Trump’s great success in creating his own version of a new truth about the election and his still-magnetic talent for spinning myths into which his supporters can buy is revealed in a new CNN poll released Wednesday.
The survey finds that 36% of Americans don’t think Biden legitimately got sufficient votes to win last November. On the one hand, that means a handy majority does believe Biden won fair and square. On the other, however, a restive one-third minority in a nation of 330 million can be a powerful and destructive force. Among Republicans, 78% believe Biden did not win the election and 54% believe that there is solid evidence to support such a view, according to the poll, even though no evidence exists and multiple courts and states and the US Congress certified a victory that Trump’s Justice Department said was untainted by significant fraud. Among Republicans who say Trump should be the leader of the party, 88% believe Biden lost the election. And in a sign that many Americans think that the ex-President’s efforts are causing more permanent damage, 51% say it is likely that elected officials in the US will successfully overturn the results of a future election because their party did not win.
Paradoxically, Republicans are more likely to say that democracy is under attack than Democrats. That is despite the fact that any fair reading of the last few years shows that Trump has repeatedly battered the pillars of the democratic political system. The twice-impeached ex-President abused power repeatedly, politicized the Justice Department and sided with tyrants rather than democratic leaders. When it was the will of the people that he be ejected from office, he tried to stay, came close to staging a coup and trashed the election that ended his presidency.
Such is the power of Trump — and the conservative media propaganda machine that created an alternative reality for his followers — that the President is able to reinvent the truth in plain sight, and get away with it. The former President effectively writes the script.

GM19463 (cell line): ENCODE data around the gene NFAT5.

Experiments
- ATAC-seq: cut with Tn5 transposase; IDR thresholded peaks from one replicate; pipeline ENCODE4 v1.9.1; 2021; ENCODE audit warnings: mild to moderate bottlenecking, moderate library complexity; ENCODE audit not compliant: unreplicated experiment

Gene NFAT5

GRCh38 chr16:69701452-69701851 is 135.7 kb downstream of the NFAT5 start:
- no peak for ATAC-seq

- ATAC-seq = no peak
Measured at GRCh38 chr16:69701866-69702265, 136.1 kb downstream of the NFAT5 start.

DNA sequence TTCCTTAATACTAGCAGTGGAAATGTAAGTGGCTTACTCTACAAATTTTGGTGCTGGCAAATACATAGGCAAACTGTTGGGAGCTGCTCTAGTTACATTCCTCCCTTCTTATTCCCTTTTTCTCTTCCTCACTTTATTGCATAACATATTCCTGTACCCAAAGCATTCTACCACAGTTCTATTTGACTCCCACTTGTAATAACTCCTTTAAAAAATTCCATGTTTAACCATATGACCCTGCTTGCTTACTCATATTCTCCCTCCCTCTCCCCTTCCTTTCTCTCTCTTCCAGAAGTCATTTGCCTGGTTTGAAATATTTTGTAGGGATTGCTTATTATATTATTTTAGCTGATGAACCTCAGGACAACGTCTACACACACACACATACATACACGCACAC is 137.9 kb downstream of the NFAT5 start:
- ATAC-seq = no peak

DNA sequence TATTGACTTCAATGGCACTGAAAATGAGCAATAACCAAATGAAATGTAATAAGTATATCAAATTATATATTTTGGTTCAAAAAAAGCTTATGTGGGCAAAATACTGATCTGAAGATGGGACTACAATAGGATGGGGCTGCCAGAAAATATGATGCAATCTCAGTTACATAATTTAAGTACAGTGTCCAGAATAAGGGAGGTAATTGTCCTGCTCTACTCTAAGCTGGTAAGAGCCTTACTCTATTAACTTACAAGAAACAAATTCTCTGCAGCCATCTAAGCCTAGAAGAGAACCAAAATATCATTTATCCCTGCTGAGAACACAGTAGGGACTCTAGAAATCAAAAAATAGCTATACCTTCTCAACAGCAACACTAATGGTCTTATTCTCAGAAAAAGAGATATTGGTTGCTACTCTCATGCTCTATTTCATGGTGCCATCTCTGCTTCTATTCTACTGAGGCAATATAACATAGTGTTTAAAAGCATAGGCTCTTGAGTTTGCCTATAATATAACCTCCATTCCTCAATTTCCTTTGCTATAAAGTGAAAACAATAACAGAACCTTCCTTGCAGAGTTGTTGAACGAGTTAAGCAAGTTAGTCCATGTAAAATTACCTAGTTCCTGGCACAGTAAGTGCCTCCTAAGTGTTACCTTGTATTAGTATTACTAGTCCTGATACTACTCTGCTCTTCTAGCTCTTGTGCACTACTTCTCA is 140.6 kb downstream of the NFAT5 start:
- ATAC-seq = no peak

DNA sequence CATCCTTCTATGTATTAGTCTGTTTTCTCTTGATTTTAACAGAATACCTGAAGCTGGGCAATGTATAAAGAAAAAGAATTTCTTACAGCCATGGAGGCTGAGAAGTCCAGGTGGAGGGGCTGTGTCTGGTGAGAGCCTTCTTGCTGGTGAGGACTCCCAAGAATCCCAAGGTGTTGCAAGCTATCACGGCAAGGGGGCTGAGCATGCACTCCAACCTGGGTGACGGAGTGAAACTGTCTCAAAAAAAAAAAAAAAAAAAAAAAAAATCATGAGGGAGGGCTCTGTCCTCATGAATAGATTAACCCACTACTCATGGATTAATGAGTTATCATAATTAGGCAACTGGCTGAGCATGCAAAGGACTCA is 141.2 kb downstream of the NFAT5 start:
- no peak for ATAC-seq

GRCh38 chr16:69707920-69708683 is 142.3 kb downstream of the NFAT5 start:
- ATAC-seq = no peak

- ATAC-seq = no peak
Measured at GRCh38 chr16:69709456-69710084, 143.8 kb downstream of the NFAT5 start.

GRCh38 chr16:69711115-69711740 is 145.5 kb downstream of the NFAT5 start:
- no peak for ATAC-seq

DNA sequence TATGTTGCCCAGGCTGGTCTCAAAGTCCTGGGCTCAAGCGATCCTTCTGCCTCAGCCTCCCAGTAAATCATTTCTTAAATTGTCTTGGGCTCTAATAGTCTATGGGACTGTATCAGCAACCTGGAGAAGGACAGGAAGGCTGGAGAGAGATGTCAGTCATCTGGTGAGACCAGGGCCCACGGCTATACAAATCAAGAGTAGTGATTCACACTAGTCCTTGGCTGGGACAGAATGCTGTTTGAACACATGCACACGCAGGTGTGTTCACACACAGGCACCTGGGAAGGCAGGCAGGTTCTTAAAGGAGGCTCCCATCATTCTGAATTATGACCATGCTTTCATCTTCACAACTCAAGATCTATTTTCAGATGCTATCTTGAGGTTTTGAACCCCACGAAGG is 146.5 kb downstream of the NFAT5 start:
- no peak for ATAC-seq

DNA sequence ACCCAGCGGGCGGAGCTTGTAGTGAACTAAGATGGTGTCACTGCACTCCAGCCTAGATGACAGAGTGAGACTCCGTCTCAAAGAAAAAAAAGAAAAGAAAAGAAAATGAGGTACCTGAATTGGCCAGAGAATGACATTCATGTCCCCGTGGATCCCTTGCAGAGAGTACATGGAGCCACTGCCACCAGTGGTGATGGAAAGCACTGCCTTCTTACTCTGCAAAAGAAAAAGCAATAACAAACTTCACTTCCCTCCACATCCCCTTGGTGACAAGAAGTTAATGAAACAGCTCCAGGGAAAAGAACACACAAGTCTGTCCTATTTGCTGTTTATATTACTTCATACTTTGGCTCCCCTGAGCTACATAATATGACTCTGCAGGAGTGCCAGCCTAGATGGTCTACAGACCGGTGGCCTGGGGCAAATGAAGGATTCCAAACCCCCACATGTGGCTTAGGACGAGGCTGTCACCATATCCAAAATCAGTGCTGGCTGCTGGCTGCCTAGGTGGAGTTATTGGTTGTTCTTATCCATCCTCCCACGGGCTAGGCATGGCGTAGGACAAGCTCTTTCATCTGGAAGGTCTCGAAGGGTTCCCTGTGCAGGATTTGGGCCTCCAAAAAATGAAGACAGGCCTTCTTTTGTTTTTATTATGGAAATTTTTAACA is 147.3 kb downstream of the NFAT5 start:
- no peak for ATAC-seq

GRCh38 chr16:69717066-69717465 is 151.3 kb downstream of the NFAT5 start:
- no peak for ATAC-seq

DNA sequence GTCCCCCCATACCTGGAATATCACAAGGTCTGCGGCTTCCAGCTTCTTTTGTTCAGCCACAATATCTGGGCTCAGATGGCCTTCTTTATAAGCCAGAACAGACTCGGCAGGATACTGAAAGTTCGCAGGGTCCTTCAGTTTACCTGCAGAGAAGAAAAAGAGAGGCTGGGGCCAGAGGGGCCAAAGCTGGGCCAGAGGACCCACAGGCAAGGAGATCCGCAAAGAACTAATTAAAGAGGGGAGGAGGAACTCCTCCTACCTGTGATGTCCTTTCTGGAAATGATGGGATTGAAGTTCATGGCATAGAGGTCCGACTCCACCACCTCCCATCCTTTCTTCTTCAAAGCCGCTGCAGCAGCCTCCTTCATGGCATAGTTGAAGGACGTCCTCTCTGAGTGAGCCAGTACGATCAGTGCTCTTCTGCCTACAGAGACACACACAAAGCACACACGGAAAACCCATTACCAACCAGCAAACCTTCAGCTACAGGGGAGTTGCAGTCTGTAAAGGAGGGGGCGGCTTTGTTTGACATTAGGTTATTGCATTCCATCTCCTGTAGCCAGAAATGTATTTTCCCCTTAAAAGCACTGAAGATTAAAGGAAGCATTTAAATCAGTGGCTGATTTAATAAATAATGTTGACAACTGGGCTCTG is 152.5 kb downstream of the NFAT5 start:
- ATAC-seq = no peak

“I am not the one trying to undermine American democracy, I’m the one trying to save it. Please remember that,” Trump said at a rally in Arizona in June that itself highlighted a sham audit orchestrated by Republicans of 2020 election votes in crucial Maricopa County that helped Biden win the state.

‘Democracy is not a football’

Most Americans don’t spend much time pondering democracy and constitutional guardrails — a subject that has become an obsession for Beltway media and lawmakers in the Trump era. The cost of health care, the pandemic, kids trying to get back to school, expiring unemployment benefits and eviction moratoriums, and a homelessness crisis highlighted by the California recall election are more likely to concern most people. But ultimately, such problems are harder to solve if the faith of the people in their political systems fails.
And the daily erosion of democratic standards — thanks to Trump’s lies and the actions of his Republican enablers on Capitol Hill — can reach critical mass over time. The experiences of other nations — in Eastern Europe, for instance — that have seen democracy tarnished is that incremental damage adds up, and it becomes obvious only at a point when it is impossible to reverse.
California Gov. Gavin Newsom, fresh off his defeat of the recall effort that critics saw as the epitome of an undemocratic exercise, reflected on how political freedoms need to be protected from the likes of Trump, who had said the California election was “rigged” before the returns had even come in. The Democratic governor reached for a message that might be the building blocks of a broader attempt by his party to push back against the extremism of some Republicans.
“Democracy is not a football. You don’t throw it around,” Newsom said Tuesday night. “It’s more like a, I don’t know, antique vase. You can drop it and smash it in a million different pieces.”